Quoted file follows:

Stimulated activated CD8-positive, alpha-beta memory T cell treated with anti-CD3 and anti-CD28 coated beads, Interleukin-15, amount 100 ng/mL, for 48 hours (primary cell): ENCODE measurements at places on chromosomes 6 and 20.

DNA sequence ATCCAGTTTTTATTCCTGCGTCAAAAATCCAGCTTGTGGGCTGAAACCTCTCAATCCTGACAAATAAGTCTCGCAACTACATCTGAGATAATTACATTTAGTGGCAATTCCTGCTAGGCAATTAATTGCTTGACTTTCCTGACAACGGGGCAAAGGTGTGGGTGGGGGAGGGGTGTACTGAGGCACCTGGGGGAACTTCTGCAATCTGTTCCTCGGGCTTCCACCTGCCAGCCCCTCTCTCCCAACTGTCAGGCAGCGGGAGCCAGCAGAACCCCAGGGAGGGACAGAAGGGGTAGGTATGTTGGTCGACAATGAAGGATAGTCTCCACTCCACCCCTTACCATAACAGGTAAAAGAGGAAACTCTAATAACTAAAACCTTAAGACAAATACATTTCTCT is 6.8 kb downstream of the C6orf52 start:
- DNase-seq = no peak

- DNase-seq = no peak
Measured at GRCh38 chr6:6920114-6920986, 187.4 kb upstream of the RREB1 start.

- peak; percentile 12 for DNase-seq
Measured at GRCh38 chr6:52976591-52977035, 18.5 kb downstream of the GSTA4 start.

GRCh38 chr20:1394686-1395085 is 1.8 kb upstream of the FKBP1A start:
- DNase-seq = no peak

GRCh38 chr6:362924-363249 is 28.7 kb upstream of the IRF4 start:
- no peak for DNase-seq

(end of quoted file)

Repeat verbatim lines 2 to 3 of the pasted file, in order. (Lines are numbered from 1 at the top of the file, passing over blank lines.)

DNA sequence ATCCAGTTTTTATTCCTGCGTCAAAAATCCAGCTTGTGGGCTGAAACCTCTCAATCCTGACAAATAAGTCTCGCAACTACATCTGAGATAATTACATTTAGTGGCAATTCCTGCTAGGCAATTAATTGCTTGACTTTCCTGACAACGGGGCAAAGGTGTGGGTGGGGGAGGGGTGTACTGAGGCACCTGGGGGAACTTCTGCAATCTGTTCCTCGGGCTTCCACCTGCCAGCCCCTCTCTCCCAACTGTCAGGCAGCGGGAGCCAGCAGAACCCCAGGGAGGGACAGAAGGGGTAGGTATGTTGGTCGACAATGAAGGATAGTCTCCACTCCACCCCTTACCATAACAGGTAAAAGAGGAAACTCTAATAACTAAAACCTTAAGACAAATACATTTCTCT is 6.8 kb downstream of the C6orf52 start:
- DNase-seq = no peak